Writing

This is What a Writing Strategy Can Do to Build Confidence and Improve Learning Outcomes

 //  Oct 2, 2019

This is What a Writing Strategy Can Do to Build Confidence and Improve Learning Outcomes

Grace Long is the author of ACE: Short-Response Writing. She has written another blog post on ACE, which can be read here.

Across school districts, in rural, suburban, and urban areas alike, all learners benefit from increased confidence. People achieve more when they feel good about themselves. 

As an educator, you have most likely experienced the joy of seeing students’ faces light up when they have the “right” answer, or perhaps noticed students sit up a little taller when they like what they wrote on their paper, or received thanks because you explained the concept in a different way and now they “get it.” These are the moments we live for—when our students’ confidence is boosted and their learning outcomes visibly improve. 

The concept of using scaffolds and supports to build confidence is similar to the use of training wheels for children learning to ride a bike, or of a parent standing nearby as a child walks across a balance beam. Our children have the ability to excel, and that little boost, structure, or support may be all they need to achieve at the next level and believe they can do it on their own. 

The ACE strategy, which stands for Answer, Cite evidence, and Elaborate, provides the scaffolds students need to move up to that next level in their written and verbal expression. Recently, I had writing conferences with two very different types of learners during writer’s workshop. Both students came in with varying abilities and learning needs; but I was able to provide each of them with that little boost in confidence they needed to achieve at their next level. Here’s how:

Jorge was striving academically. He had been absent due to illness and was having trouble catching up on an informational essay the class had been working on. The topic was on how humans can communicate with their body language. He had some sentences written down in his body paragraphs, but as he was reading his piece out loud, he became confused about what he was trying to say. According to the writing rubric, he needed to cite evidence to support his claims, but he wasn’t sure if he had done that. While he knew the elements of ACE, he struggled to monitor and recognize them in his own writing. So I showed him how to analyze his writing and color code his topic sentence or answer (A) with green, the evidence he cited (C) with yellow, and his elaboration (E) with pink. After doing this, Jorge realized what was missing to make his paragraphs clear and effective—he was missing the yellow, or citing evidence from the text. We quickly reviewed some starters he could use to cite evidence, and then he got it. He was able to revise the remaining paragraphs on his own.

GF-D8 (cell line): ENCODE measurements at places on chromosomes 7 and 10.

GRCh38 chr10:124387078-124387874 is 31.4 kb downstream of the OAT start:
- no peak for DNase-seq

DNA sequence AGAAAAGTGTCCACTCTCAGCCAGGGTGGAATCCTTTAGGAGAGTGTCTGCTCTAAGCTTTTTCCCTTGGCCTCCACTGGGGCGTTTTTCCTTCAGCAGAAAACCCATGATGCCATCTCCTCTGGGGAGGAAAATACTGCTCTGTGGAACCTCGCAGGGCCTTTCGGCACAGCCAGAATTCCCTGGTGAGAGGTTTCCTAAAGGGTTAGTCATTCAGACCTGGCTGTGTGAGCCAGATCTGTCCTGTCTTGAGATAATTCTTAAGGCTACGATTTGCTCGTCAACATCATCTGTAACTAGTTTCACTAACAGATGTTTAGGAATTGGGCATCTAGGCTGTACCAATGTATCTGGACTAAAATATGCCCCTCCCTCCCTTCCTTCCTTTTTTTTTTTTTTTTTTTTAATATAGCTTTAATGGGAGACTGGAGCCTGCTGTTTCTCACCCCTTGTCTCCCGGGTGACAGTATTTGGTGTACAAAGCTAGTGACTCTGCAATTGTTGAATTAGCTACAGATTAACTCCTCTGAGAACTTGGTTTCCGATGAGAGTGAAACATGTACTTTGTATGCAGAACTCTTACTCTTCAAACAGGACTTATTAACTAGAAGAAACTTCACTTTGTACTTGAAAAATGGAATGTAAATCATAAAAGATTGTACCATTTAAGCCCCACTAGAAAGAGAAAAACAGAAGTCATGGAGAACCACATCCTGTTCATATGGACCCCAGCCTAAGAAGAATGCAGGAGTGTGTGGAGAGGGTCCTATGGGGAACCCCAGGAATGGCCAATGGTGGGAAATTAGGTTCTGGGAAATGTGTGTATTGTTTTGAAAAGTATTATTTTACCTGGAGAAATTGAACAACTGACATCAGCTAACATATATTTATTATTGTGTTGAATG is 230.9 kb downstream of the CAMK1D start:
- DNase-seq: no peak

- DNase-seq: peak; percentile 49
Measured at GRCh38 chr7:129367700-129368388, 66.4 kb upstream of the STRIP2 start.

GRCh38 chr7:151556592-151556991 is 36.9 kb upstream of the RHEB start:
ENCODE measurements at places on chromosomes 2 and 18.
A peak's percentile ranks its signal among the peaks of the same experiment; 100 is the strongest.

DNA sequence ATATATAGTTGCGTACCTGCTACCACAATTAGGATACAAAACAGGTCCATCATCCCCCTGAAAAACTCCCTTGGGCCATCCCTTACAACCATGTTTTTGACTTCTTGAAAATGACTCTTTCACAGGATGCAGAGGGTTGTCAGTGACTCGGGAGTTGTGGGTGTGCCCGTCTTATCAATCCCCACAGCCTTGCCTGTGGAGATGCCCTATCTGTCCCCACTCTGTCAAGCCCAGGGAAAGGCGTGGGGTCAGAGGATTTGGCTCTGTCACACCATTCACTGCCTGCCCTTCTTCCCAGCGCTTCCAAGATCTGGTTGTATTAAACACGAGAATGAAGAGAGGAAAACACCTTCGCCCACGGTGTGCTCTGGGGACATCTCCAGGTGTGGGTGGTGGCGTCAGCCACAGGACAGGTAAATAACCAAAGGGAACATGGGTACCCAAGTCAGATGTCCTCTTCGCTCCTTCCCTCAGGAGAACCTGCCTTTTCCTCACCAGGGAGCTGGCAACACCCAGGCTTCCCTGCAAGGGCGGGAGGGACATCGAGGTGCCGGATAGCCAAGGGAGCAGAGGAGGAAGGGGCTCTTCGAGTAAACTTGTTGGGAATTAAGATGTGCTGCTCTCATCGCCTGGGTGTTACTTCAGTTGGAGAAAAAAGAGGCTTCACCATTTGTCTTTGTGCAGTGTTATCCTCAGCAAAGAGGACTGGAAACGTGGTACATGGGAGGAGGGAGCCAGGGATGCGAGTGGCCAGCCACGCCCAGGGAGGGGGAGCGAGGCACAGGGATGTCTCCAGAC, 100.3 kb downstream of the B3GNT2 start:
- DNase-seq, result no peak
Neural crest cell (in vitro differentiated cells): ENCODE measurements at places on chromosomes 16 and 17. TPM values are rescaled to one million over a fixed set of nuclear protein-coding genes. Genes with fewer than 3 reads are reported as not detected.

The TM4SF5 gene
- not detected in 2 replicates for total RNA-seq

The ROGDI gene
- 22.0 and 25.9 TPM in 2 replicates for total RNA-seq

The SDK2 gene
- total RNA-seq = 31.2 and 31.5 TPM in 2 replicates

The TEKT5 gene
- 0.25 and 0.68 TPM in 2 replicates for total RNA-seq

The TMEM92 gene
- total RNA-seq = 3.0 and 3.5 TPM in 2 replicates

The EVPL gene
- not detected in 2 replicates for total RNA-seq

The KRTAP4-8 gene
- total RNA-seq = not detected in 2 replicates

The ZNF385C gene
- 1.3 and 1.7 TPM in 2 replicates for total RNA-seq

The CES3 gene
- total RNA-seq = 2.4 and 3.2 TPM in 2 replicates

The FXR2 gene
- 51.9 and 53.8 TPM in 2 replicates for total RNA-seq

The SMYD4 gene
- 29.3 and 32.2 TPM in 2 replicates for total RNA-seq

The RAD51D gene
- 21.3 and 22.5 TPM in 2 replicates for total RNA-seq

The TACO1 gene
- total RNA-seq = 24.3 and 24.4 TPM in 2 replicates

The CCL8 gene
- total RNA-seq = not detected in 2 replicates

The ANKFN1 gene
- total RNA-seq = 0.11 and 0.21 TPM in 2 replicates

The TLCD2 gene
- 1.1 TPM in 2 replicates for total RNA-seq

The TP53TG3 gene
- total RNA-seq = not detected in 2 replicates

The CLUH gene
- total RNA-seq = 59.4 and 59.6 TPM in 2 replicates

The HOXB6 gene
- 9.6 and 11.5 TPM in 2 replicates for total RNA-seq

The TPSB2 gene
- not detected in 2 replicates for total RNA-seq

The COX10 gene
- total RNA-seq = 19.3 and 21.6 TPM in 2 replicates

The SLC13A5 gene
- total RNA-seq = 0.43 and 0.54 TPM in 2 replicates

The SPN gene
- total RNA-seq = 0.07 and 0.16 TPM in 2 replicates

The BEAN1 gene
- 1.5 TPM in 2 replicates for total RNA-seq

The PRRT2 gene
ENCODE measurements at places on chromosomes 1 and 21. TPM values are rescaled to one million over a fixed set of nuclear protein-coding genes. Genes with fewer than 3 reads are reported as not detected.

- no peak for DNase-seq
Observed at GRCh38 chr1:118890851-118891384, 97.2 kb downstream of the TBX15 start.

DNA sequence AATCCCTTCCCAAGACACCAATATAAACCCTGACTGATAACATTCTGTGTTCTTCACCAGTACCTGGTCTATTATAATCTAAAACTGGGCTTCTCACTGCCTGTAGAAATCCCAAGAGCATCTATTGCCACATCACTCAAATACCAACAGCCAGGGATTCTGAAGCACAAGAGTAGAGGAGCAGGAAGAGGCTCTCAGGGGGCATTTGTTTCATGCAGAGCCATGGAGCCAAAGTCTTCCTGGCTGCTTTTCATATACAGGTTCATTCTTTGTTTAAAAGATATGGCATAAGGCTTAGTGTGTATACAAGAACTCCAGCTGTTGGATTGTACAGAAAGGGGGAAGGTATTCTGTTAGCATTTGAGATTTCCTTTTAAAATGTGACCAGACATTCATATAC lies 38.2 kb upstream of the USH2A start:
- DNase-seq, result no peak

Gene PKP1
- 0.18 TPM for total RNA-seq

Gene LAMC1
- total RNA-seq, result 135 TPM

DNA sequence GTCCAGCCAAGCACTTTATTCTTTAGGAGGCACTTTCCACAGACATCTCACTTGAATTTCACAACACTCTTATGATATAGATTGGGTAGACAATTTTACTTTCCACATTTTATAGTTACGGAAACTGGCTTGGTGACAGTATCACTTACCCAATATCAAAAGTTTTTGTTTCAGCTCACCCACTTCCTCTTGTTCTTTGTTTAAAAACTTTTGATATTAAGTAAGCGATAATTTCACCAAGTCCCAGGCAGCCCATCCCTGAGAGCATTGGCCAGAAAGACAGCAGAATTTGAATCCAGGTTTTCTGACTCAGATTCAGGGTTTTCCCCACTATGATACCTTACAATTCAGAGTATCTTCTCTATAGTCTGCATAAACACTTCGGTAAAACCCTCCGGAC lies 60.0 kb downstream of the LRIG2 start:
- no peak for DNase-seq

The ACE strategy is simply an organizing tool—a self-check for Jorge to see where he needed to revise, along with sentence starters to ignite the momentum. He sat up a little taller, said thank you, and left the classroom with a huge smile on his face—learning outcome improved, confidence built, student and teacher empowered. 

Sandra was very bright and generally a linear thinker. The class was working on an essay for a great debate, in which they had to justify why their chosen state was better than all other states. As with most essay assignments, the rubric required students to support the claim with evidence and to explain that evidence. Being the linear thinker that Sandra was, she had fact after fact and piece of evidence after piece of evidence from the text as to why Minnesota was the best state to live in. When she had to identify how those facts connected to her thesis, she struggled to find the words and strategies to explain the relevance of her evidence. This is a more abstract skill to learn and apply for more literal, linear thinkers. To help, I showed her how to use the elaboration matrix outlined in the book ACE: Short-Response Writing. She loved the concrete names of the strategies and was able to apply and take off with whichever elaboration strategy seemed relevant to prove her point. I did not teach Sandra any new content knowledge, as she already had this. I simply provided a tool for her to feel good about how to structure her thinking. Having this concrete tool gave Sandra just what she needed to unleash the creative thinking skills she already had.

The beauty of the ACE strategy is that it supports students in the individualized way they may need to get that extra boost and feel secure in what they already know. At the heart of the ACE strategy is the belief that students already come to the table with knowledge, thoughts, and abilities. 

For some, a blank piece of paper may be an exciting opportunity for creativity, while for others, it may seem daunting, and they hesitate to start. The ACE strategy offers flexibility and differentiation opportunities for both of these types of students. 

As educators, we often ask ourselves, “What do our students need to feel safe?” We work hard to create positive classroom and school cultures where students feel safe to take risks and engage in the learning process. We should apply the same effort in every learning moment. Perhaps a sentence starter is enough to get the creative juices flowing. Perhaps a more structured sentence frame is just the support they need to feel safe to take a risk or go for it. Perhaps students need to utilize colors, or perhaps all they need is to be able to name what they have done to feel good about the strategy they used. 

No matter where students are in their learning journeys, or what type of learning needs they have, the ACE strategy can provide just the right amount of training wheels or security for them to see and know that they can do it.

Photo courtesy of wavebreakmedia/Shutterstock